Nicolas Lancret (1690 Paris - 1743 Paris)
Red chalk on paper ; 18 x 17.9 cm
Paris, Galerie Prouté ; Paris, Diane de Pracomtal collection (Madame Bernard Destremau) ; Paris, Artcurial, 9th June 2021.
Nicolas Lancret, six years younger than Watteau, was like him a pupil of Claude Gillot and one of the first French masters of genre painting and particularly of "fêtes galantes", so typical of 18th century art and the "douceur de vivre" that Talleyrand, a century later, would so deeply regret. He was more realistic and sensual, less dreamy than Watteau from whom he first drew inspiration, and much appreciated at the courts of Versailles and Potsdam, his premature death in 1743 marking the end of a genre that would only truly revive, in a new way, with Fragonard.
His biographer Ballot de Sovot describes Lancret drawing "on the spot" : "He saw nothing but models on his walks ; and he often left his friends and went to a viewpoint to draw a group or a figure that he liked." (Éloge de Monsieur Lancret, peintre du roi, 1743). This drawing’s technique is typical of the artist in his mature years: the red chalk applied briskly but with measure, at times broad and light, at times sharper and stronger.
Difficult to say whether he met this elegant woman in a park or if she posed in the studio. In any case one can recognize her, line for line, adorned in pink and yellow, in one of Lancret's most attractive paintings, Éloge d'une statue de marbre (Praise for a Marble Statue - Rome, Galleria Nazionale Barberini) known today under the clumsy title Le Persan et la Statue and dated 1728.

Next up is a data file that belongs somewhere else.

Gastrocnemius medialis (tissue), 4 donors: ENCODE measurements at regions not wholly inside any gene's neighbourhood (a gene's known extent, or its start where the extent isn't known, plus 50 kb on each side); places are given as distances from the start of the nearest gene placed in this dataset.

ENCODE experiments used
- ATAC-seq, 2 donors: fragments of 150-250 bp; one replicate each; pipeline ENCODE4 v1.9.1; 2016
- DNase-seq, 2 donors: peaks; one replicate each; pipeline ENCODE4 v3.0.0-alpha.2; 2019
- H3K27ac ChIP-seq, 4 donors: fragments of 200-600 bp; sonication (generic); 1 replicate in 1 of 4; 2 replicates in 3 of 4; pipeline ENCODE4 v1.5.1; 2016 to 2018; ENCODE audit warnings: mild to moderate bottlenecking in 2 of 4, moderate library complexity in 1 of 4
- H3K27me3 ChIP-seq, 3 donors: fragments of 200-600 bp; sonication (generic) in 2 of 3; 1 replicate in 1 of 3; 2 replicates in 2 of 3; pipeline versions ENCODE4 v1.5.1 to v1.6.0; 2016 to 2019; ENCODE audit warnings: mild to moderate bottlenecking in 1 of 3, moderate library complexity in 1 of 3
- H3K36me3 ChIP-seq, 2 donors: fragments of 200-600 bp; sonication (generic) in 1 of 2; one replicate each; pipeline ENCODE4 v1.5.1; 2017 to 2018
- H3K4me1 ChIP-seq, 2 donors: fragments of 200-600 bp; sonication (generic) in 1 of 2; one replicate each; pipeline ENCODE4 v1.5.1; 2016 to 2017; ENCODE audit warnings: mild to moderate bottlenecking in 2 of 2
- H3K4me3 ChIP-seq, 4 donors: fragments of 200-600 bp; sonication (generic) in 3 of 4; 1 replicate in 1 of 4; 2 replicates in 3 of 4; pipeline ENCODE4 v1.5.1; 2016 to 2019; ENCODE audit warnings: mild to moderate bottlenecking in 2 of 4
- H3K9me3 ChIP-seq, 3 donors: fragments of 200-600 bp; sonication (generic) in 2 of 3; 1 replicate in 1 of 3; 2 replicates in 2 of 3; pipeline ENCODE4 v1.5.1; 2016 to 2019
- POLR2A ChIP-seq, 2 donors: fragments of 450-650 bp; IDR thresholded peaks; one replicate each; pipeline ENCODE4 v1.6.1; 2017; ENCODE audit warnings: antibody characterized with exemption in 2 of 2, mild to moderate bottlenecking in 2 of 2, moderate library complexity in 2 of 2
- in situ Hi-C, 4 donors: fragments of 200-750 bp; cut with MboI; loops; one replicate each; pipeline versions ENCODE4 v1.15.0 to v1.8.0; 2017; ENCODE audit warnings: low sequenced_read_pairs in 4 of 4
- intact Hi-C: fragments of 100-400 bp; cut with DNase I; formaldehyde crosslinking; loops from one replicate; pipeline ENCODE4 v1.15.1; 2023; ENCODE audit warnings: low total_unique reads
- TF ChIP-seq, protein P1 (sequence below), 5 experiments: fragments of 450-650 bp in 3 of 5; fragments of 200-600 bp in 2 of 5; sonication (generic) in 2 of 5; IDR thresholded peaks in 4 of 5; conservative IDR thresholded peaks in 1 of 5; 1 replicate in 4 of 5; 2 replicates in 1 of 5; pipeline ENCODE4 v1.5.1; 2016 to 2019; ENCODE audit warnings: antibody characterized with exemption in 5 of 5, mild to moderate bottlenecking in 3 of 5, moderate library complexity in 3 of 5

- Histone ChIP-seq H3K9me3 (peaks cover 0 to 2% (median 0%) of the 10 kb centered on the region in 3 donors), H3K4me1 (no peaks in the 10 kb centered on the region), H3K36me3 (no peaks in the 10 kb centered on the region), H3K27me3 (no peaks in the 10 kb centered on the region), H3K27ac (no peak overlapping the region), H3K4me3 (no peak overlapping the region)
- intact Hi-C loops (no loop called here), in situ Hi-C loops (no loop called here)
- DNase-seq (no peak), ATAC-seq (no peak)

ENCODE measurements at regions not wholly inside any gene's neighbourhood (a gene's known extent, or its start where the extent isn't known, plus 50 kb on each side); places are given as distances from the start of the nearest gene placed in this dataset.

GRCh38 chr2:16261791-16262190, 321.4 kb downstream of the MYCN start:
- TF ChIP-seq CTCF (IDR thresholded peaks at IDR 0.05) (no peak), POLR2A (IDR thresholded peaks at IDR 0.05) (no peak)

As the critic Cousin de Contamine described it in 1737 : "Next to the Persian is a young and graceful French woman. Her head is raised and turns towards the statue which she is looking at with as much satisfaction as he does, if less astonishment. In her right hand she holds her open fan which she puts in front of her eyes to protect them from too much light. With the other hand she raises her taffeta skirt to let see her petticoat." (Descriptions raisonnées de quelques ouvrages de peinture et de sculpture, 1737).
Not just her petticoat… The dialectic movement of the two hands, one protecting the face, the other uncovering the foot, reveals a part of the female anatomy which after being largely ignored during Louis XIV’s reign became more and more visible under the ample dresses of the French Regency and whose erotic value would steadily rise thereafter. We can think in this respect of La Jarretière by Jean-François de Troy (NewYork, Metropolitan Museum), which predates L'Éloge d'une statue de marbre by four years and which Lancret was probably familiar with.
As for the statue, it is Le Soldat bandant son arc (The Soldier Bending his Bow - Paris, Musée du Louvre) by Jacques Bousseau (1681-1740) Bousseau had offered a "model" to Lancret, who then composed the painting as a gift to him.
This sketch of an art lover – "This woman may mean that there are still true connoisseurs among us", commented the critic of the time – is now ours to enjoy as a reflection of the curiosity, civility and sensuality of the Age of Enlightenment.